The note sent last year to all staff had what is, for anyone in paid work these days, a familiar structure and a familiar tone. First there was the obligatory self-congratulation: Queen’s University Belfast was, and would continue to be, “one of the best universities on these islands.”
In fact, there was a new aim — to be among the top universities in the world, with a new philosophy, politics and economics department, more psychology, more drug research. Unfortunately, this meant some “tough decisions” also had to be made. A total of 103 staff would be let go — and the German department would cease to exist.
Appalled letters (private and public), a Facebook protest, a letter signed by academics from German departments across the country, a march, protests from A-level (school leaving exam) students — none made any difference. Once the current intake of Queen’s University German students have finished their degrees in 2012, that will be that.
This is no philistinic blip on the higher education landscape. It is a pattern being repeated all across Britain. The University of Leicester, for example, will not have a German department from 2013. However, it is not just German: The University of the West of England, in Bristol, has just stopped providing half-degrees in French, Spanish and Chinese (German went four years ago). In fact, Language Matters, a recent report from the British Academy, says as many as a third of university language departments have closed in the past seven years.
“There are regions in the UK,” the report concluded, “where there is virtually no substantive higher-education language provision.”
Among the reasons Queen’s cited for canceling German was unsustainable student numbers.
“Unsustainable” is also the word being used by senior management at Leicester — perhaps because the managers concerned know that, on a national level, this is inarguable.
Ever since the previous government decided, in 2004, to make language learning optional after the age of 14, the numbers have been dropping. Tuesday’s General Certificate of Secondary Education (GCSE) — exams taken at age 14 to 16 — results revealed that three-quarters of students did not sit a French exam this year, with entries having dropped 6 percent from a year ago to only 177,618. German fared little better, falling 4.5 percent to 70,169. A slight uplift in Spanish entrants (almost 1 percent, to 67,707) and greater interest in non-traditional languages, such as Chinese and Polish, was not enough to patch over a clear and depressing trend.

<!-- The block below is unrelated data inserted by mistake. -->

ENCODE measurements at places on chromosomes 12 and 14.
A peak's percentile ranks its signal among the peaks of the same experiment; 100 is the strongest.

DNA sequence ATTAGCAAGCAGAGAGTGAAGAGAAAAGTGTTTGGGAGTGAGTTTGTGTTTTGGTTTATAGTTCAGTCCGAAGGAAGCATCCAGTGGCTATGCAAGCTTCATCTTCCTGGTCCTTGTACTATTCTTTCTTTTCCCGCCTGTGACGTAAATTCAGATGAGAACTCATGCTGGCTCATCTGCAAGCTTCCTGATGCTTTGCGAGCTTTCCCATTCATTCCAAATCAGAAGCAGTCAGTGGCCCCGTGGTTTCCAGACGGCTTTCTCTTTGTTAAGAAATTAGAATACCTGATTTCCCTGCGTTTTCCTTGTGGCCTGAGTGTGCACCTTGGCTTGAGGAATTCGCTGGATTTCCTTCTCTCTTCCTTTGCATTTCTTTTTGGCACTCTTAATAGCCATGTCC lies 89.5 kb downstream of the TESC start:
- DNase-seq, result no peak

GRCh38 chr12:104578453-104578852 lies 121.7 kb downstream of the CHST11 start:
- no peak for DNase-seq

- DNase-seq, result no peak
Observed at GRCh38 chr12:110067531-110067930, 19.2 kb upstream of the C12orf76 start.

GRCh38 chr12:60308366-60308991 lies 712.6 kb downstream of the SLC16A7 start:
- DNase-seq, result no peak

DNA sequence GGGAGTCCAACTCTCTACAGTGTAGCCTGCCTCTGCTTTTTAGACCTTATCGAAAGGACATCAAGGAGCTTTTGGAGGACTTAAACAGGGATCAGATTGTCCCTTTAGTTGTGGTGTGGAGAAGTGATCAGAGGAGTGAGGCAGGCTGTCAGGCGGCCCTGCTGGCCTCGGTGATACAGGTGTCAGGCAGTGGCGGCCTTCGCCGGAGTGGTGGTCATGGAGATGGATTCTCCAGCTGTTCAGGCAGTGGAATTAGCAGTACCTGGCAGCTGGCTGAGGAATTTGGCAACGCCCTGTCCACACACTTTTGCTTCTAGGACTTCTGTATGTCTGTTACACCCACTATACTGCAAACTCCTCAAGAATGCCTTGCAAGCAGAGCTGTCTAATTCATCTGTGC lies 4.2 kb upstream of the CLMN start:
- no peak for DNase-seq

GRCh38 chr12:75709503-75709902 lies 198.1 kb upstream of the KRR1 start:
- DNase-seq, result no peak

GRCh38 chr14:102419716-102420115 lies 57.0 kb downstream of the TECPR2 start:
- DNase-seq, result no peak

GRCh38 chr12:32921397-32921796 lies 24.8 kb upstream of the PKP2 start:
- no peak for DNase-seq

Caitlin Thomson, 16, stopped taking German as soon as she could.
“I didn’t really like it that much,” she says. “I didn’t understand it, and I found studying it hard.”
Perhaps that was because she had only done any kind of language learning for two years, between 11 and 13. She thinks that that was maybe too late to start.
“If you start doing something younger, you have more interest in it,” she says.
The Department for Children, Schools and Families says that languages will be compulsory for seven to 11-year-olds from next year, yet currently, only one in four primary schools offers any access to languages at all.
“There are schools,” president of the British Academy Onora O’Neill says, “who put zero children in for modern languages.”
That is partly because language provision is dividing, sharply, along class lines. A recent study found that 38 percent of 14-year-olds in the state sector were studying one modern language; a mere 1.9 percent were studying two. On the other hand, 99 percent of 14-year-olds at independents studied at least one language, and all schools provided French and German. Students at independents are five times as likely to achieve A’s (the top grade) in French, German and Spanish at GCSE as those in the state sector, meaning that by A-level language, students are overwhelmingly middle-class. At degree level, it is only really the pre-1992, Russell Group (older) universities that receive language applications in any numbers.